How to reach: Amerisafe Inc., (337) 463-9052 or www.amerisafe.com
Kirk Headley is always preparing for disaster. As president of American Pollution Control Corp. (Ampol), being ready when opportunity strikes has been the key to success for his environmental business venture.
When Headley was hired to launch Ampol as a part of American Oilfield Divers (AOD) in 1993, he was charged with hiring the initial employees and purchasing equipment. Though Ampol was awarded its first contract soon after, the company was left adrift when AOD’s new president and CEO chose to sell it off.
Although it was a risk, Headley decided to take control of Ampol himself and oversee its day-to-day management. He believed that by returning all profits to invest in the company’s environmental capabilities, such as acquiring two 110-foot utility vessels, the company could differentiate itself from its competitors and excel. With the vessels, Ampol became the only privately held company with assets to compete offshore. During this time, its response to environmental disasters such as hurricanes Katrina and Rita set Ampol on course to generate increased revenue.
By preparing employees proactively for disaster scenarios, Headley ensures Ampol can respond quickly and effectively to unique crises. When other companies declined to respond to the anthrax attack in Washington, D.C., in 2001, Headley’s company was able to handle the dangerous job. In three years, the company completed the cleanup with zero accidents and injuries.
Because of its knowledgeable and skilled teams, Ampol was also ready when the BP oil spill occurred in 2010 and brought in revenue of more that $120 million for its services.
Headley continues to invest Ampol’s time and resources in developing new technology for its clients, including oil spill clean-up technologies and adding new green services and products.
How to reach: American Pollution Control Corp., (337) 365-7847 or www.ampol.net
Before he started his career in technology, Rick Pleczko taught himself computer programming at night.
In the years he spent working at technology companies in various jobs, he learned the skills that would be invaluable in launching his own systems management software company, BBS Technologies. Since founding the company in 2004, Pleczko has served as its chairman, president and CEO.
Pleczko first recognized the opportunity to launch BBS in 2003, when he saw the challenges that many IT organizations faced in acquiring and deploying systems management software, which was expensive and complex technology. These organizations were spending millions of dollars to install, configure and deploy software, but Pleczko believed he could create a new generation of software to make it easier and faster to solve the same customer issues.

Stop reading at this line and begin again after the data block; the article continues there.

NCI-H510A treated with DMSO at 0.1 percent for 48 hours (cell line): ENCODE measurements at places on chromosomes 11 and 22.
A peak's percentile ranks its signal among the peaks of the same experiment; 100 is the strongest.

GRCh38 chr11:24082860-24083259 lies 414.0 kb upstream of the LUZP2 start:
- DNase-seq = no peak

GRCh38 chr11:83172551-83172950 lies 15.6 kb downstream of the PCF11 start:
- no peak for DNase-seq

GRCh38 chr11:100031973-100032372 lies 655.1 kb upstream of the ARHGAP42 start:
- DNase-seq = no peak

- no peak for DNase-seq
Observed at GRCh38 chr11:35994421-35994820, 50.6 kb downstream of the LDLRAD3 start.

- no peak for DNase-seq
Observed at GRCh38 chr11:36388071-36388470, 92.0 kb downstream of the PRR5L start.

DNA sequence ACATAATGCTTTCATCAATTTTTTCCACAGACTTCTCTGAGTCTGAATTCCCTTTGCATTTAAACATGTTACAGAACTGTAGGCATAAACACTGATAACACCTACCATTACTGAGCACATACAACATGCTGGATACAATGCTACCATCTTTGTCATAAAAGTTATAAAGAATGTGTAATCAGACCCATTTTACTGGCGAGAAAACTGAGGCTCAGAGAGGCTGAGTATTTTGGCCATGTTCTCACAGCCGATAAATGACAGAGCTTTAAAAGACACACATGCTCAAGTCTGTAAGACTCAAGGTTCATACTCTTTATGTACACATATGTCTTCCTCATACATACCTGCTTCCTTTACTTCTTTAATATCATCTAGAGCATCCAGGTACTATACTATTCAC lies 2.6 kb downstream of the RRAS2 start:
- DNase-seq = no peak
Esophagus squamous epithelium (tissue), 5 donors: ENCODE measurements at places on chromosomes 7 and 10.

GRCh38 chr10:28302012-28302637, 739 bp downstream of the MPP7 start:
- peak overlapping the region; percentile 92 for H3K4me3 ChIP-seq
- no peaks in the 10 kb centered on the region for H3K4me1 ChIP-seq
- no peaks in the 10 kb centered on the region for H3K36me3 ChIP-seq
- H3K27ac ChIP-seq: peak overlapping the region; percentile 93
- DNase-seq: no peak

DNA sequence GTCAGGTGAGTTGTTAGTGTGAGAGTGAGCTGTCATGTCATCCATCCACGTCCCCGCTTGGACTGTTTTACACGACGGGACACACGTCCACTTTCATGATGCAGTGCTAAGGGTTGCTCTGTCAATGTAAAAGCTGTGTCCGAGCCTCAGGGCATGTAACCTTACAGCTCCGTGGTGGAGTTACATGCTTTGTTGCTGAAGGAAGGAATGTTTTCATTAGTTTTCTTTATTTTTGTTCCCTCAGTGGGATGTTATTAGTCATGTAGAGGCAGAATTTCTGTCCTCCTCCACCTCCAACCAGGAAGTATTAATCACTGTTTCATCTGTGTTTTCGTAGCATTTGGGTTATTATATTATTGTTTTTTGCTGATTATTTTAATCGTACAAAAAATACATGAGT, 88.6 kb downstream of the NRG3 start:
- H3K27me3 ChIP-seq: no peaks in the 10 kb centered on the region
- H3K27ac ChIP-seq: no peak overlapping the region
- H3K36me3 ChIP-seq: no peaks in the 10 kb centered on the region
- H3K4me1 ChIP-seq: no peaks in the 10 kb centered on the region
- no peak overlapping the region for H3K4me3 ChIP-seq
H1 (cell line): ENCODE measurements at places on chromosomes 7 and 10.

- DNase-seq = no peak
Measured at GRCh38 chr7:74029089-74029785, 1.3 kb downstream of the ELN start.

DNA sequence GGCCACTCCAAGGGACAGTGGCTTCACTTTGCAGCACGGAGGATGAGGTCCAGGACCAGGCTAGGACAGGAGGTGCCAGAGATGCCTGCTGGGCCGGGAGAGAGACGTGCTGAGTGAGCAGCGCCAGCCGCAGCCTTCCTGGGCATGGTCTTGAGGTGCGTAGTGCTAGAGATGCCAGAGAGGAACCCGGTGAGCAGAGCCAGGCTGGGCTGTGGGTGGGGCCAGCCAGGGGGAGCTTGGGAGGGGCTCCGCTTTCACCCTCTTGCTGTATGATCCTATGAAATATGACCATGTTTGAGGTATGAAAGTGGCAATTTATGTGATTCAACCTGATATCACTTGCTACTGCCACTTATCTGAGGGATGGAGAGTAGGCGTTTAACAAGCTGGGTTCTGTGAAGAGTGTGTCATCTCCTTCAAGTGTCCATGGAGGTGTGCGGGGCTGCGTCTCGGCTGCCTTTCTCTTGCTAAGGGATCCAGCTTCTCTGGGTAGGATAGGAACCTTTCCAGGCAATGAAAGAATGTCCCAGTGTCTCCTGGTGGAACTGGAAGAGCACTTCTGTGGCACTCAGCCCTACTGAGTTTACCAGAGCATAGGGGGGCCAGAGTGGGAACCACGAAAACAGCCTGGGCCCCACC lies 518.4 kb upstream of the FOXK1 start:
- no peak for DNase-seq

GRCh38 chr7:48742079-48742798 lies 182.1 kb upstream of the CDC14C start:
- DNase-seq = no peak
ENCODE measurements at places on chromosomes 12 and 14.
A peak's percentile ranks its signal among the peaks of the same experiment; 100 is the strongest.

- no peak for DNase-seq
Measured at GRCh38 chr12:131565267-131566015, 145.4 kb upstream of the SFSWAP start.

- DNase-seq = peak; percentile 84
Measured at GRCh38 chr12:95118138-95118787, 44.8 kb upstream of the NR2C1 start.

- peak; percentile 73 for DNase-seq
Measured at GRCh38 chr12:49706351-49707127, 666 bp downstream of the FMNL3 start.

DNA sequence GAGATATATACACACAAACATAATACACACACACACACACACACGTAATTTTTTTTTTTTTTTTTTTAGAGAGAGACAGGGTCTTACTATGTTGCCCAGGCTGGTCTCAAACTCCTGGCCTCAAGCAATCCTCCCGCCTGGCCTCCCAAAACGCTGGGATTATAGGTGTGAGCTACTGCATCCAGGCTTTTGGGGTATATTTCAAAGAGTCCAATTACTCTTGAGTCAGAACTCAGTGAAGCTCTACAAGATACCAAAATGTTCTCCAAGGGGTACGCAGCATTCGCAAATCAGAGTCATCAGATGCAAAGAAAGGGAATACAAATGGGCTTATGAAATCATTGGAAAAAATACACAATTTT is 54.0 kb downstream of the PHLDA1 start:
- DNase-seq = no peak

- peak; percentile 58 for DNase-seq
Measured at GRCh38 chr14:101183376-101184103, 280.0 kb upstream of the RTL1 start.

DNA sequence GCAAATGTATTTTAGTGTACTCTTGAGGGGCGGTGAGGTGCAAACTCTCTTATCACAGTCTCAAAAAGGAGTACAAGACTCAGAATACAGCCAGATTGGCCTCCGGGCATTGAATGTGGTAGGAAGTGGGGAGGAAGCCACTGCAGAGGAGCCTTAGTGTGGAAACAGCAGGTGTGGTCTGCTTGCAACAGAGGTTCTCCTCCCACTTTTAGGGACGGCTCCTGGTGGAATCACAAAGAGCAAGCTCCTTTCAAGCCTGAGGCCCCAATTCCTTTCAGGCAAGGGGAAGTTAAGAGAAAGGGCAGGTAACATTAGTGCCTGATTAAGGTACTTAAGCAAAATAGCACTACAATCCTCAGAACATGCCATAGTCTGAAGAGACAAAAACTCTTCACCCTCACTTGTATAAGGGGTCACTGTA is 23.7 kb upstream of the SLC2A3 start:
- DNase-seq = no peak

With this vision, Pleczko left his well-paying job at a software company and founded BBS with a staff of five, one product and a few initial customers. He also personally funded the seed money to get the business off the ground. That meant that BBS not only face the challenge of building products that could be deployed and operating in minutes but could also manage thousands of servers, he also had to find a way to raise capital. Yet with the drive of a talented team, BBS has overcome these obstacles and developed leading technologies in its industry. Today, the company employs hundreds of people and has grown from offering one product to dozens for its 9,000 customers.
As a hands-on CEO, Pleczko, also used his versatile IT background to leverage BBS’s risk-taking approach by taking advantage of the economic downturn to invest in new product development. Pleczko’s strategy paid off in positioning the company for the upturn, and in 2010, BBS posted record revenue.
How to reach: BBS Technologies, (713) 862-5250 or www.bbstech.com
(Reuters) - Diversified U.S. manufacturer Honeywell International Inc. is to buy EMS Technologies Inc for about $506 million to boost its presence in the mobile and satellite communication market.
Honeywell offered $33 a share for EMS, a wireless communications products maker, representing a premium of 33 percent to EMS' last closing price.
In May, Reuters had reported that EMS has drawn initial interest from companies that include Comtech Telecommunications Corp and Honeywell.
Honeywell said the deal would reduce 2011 earnings by 3-4 cents a share, but would add to profit in the next fiscal year.
(Reuters) ? Perkins & Marie Callender's Inc, owner of the Perkins and Marie Callender's restaurant chains, filed for bankruptcy in a Delaware court on Monday, citing a slump in sales due to weak economic environment in its primary markets.
Perkins & Marie Callender's, which is owned by New York-based investment firm Castle Harlan Inc, said in its filing it witnessed a sharp decline in restaurant sales in the Midwest, Florida and Pennsylvania, where it primarily runs its restaurants.
High unemployment and foreclosure rates in Florida and California led to a decrease in discretionary income for many historically loyal customers, resulting in a decline in customer traffic, the Memphis, Tennessee-based company said.
The company listed total assets at $290 million and liabilities at $440.8 million in its Chapter 11 petition. Eleven of its affiliates were included in the bankruptcy filing.
Perkins, which was formerly known as The Restaurant Company, operates or franchises around 600 restaurants in the United States, Canada and Mexico, court papers show.
The company was formed after the Perkins Restaurant & Bakery chain was merged with Marie Callender's Restaurant and Bakery in 2006.